The '250A' advanced development project with slightly uprated AL-7F-1 engines was completed in October 1955 and approved in early 1956. Overall the interceptor's performance was slightly reduced while the flight parameters for the targets had been revised to 19,500m (63,976ft) altitude and 1,200km/h (746mph) speed. In the meantime the original '250' prototype was completed on 16th June 1956, work on it having continued because Lavochkin had decided to use the aircraft for preliminary flight tests and as a systems testbed. The AL-7F-1 was also not yet available and so the '250' was fitted with standard AL-7Fs rated at 67.6kN (15,2101b). Preflight ground testing went well and on 16th July the '250' made its first 'flight', except that two seconds after getting airborne it banked several degrees to starboard and then started pitching and rolling. The pilot opted for an immediate landing, after which the aircraft caught fire and was written off. The cause was the control system, which had to be redesigned.
When completed in the spring of 1957 the first '250A' had the modified control system and also AL-7Fs because the AL-7F-1 was still unavailable. There were numerous other changes including intakes placed further forward and differences around the jetpipe, which to a degree had altered the interceptor's appearance. The first '250A' flew on 12th July 1957 but was to become another loss, written off in a landing accident on 28th November. This time pilot visibility was the problem and so the third aircraft (that is, the second '250A') had the nose ahead of the windshield angled down by 6° (right from the mock-up stage several pilots had declared that the long nose would give problems with external vision). This aircraft flew in July 1958, still powered by AL-7Fs (and without working afterburners), which meant that the flight envelope could not be explored in full.
The first three '250' and '250A' prototypes made their maiden flights at roughly twelvemonth intervals and the long delays being experienced with the engines put the programme way behind schedule. A K-15M radar was finally fitted to the fourth prototype while the fifth machine had a complete weapons and avionics suite. At last, in May 1958 all of the components of the K-15 weapons system - aircraft, missiles and radar - were ready for testing, but it was too late. The delays had left their mark and the Commander-in-Chief of the Soviet Air Force, Marshal Konstantin A Vershinin, voiced criticism of the aircraft's time schedule and added that the whole system was becoming obsolete. As a result, in July 1959 the government issued a directive cancelling the K-15 weapons system as a whole, including the '275' missile. By now work was also progressing on the Su-9 and the competing Tu-28-80 which would more than fill the gap left by the disappearance of the '250A'.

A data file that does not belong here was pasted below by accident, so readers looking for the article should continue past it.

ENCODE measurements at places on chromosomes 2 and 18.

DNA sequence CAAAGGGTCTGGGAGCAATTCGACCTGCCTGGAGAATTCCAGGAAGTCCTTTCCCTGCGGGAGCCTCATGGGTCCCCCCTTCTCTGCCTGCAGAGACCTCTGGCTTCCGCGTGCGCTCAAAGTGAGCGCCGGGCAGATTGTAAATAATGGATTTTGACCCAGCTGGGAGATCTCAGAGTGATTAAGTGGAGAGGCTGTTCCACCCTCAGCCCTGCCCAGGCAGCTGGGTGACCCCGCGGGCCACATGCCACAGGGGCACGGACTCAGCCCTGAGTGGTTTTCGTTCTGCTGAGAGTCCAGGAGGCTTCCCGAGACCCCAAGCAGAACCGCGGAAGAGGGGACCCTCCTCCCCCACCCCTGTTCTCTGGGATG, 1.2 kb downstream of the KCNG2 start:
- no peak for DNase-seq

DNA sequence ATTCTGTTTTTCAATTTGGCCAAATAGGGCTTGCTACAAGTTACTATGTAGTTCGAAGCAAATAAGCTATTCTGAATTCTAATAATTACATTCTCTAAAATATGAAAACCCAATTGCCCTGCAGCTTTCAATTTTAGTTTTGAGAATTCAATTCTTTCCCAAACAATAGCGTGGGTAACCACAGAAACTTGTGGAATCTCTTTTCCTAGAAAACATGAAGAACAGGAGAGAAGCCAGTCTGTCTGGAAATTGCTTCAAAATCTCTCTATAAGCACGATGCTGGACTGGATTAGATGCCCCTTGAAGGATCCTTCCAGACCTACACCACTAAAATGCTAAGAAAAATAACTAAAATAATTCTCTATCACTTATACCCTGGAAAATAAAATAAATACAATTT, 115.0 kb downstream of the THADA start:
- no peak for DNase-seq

Even allowing for the development problems and the fact it did not receive the engines it needed, Lavochkin's interceptor exhibited a disappointing performance. Top speed was just 1,080km/h (671 mph) instead of the desired 1,610km/h (1,001mph), service ceiling 13,300m (43,635ft) instead of around 17,000m (55,774ft) and time required to reach 12,000m (39,370ft) 5.4 minutes instead of around half that. As an Aircraft Design Bureau this was Lavochkin's swan song because the Soviet government now decided that the OKB should switch to being a specialist missile manufacturer - it was never again to be involved with fighter design although it did get involved with spacecraft. However, the '250VK-15 design effort was not wasted because much of the data and experience gained with it was transferred to the Tupolev OKB to help with the 'Aircraft 128' heavy interceptor. Only one '250A' survives today which is held in the Monino Museum and no Westem codename was allocated to the type.